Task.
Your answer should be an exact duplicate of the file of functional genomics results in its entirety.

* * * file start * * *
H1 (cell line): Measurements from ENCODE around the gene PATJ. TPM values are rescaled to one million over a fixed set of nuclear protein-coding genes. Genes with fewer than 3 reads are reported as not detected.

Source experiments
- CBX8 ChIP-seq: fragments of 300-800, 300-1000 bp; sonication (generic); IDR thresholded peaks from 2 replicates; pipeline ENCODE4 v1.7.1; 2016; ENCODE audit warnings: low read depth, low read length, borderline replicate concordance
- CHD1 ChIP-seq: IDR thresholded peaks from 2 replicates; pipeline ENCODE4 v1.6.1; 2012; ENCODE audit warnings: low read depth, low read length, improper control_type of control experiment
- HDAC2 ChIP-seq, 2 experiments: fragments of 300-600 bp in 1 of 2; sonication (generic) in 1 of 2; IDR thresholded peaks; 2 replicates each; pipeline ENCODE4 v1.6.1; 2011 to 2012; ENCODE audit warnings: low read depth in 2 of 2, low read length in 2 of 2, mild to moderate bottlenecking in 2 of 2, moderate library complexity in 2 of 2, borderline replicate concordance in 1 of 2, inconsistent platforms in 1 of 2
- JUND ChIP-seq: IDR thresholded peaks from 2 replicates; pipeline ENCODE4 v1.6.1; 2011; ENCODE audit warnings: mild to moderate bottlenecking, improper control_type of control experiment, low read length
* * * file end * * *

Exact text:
H1 (cell line): Measurements from ENCODE around the gene PATJ. TPM values are rescaled to one million over a fixed set of nuclear protein-coding genes. Genes with fewer than 3 reads are reported as not detected.

Source experiments
- CBX8 ChIP-seq: fragments of 300-800, 300-1000 bp; sonication (generic); IDR thresholded peaks from 2 replicates; pipeline ENCODE4 v1.7.1; 2016; ENCODE audit warnings: low read depth, low read length, borderline replicate concordance
- CHD1 ChIP-seq: IDR thresholded peaks from 2 replicates; pipeline ENCODE4 v1.6.1; 2012; ENCODE audit warnings: low read depth, low read length, improper control_type of control experiment
- HDAC2 ChIP-seq, 2 experiments: fragments of 300-600 bp in 1 of 2; sonication (generic) in 1 of 2; IDR thresholded peaks; 2 replicates each; pipeline ENCODE4 v1.6.1; 2011 to 2012; ENCODE audit warnings: low read depth in 2 of 2, low read length in 2 of 2, mild to moderate bottlenecking in 2 of 2, moderate library complexity in 2 of 2, borderline replicate concordance in 1 of 2, inconsistent platforms in 1 of 2
- JUND ChIP-seq: IDR thresholded peaks from 2 replicates; pipeline ENCODE4 v1.6.1; 2011; ENCODE audit warnings: mild to moderate bottlenecking, improper control_type of control experiment, low read length